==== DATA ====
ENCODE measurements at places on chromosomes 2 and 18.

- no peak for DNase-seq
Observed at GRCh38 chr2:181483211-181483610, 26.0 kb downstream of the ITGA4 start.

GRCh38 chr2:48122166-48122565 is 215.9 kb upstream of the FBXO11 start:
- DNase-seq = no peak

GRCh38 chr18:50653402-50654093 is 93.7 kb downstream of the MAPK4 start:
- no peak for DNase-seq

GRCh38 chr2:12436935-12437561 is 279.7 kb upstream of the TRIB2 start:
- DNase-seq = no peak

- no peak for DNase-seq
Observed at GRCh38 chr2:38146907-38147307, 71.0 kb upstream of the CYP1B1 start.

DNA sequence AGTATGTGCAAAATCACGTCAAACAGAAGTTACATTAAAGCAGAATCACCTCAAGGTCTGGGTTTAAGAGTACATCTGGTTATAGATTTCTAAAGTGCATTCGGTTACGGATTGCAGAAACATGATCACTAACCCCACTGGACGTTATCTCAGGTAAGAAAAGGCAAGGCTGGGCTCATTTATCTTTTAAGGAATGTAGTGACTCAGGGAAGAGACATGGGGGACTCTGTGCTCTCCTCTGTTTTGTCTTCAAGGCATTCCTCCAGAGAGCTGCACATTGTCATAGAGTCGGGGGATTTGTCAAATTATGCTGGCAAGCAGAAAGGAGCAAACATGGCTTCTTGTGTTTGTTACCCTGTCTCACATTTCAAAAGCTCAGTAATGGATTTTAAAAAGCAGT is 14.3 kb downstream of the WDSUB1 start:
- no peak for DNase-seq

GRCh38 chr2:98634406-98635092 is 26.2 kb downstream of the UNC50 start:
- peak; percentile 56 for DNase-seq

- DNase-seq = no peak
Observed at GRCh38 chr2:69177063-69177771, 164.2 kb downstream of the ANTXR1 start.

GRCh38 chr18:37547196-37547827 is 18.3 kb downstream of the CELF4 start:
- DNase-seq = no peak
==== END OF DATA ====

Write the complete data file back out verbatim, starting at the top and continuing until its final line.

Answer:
ENCODE measurements at places on chromosomes 2 and 18.

- no peak for DNase-seq
Observed at GRCh38 chr2:181483211-181483610, 26.0 kb downstream of the ITGA4 start.

GRCh38 chr2:48122166-48122565 is 215.9 kb upstream of the FBXO11 start:
- DNase-seq = no peak

GRCh38 chr18:50653402-50654093 is 93.7 kb downstream of the MAPK4 start:
- no peak for DNase-seq

GRCh38 chr2:12436935-12437561 is 279.7 kb upstream of the TRIB2 start:
- DNase-seq = no peak

- no peak for DNase-seq
Observed at GRCh38 chr2:38146907-38147307, 71.0 kb upstream of the CYP1B1 start.

DNA sequence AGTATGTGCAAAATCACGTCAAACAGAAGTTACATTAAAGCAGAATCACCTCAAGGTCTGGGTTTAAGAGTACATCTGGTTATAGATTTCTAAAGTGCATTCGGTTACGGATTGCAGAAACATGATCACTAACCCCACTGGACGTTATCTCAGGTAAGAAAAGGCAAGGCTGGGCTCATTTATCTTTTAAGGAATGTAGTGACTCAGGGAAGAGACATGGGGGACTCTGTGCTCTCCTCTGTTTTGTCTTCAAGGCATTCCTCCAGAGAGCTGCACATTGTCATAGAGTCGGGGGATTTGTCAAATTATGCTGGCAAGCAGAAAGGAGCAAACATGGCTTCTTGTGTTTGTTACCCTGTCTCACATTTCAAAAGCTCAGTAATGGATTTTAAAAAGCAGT is 14.3 kb downstream of the WDSUB1 start:
- no peak for DNase-seq

GRCh38 chr2:98634406-98635092 is 26.2 kb downstream of the UNC50 start:
- peak; percentile 56 for DNase-seq

- DNase-seq = no peak
Observed at GRCh38 chr2:69177063-69177771, 164.2 kb downstream of the ANTXR1 start.

GRCh38 chr18:37547196-37547827 is 18.3 kb downstream of the CELF4 start:
- DNase-seq = no peak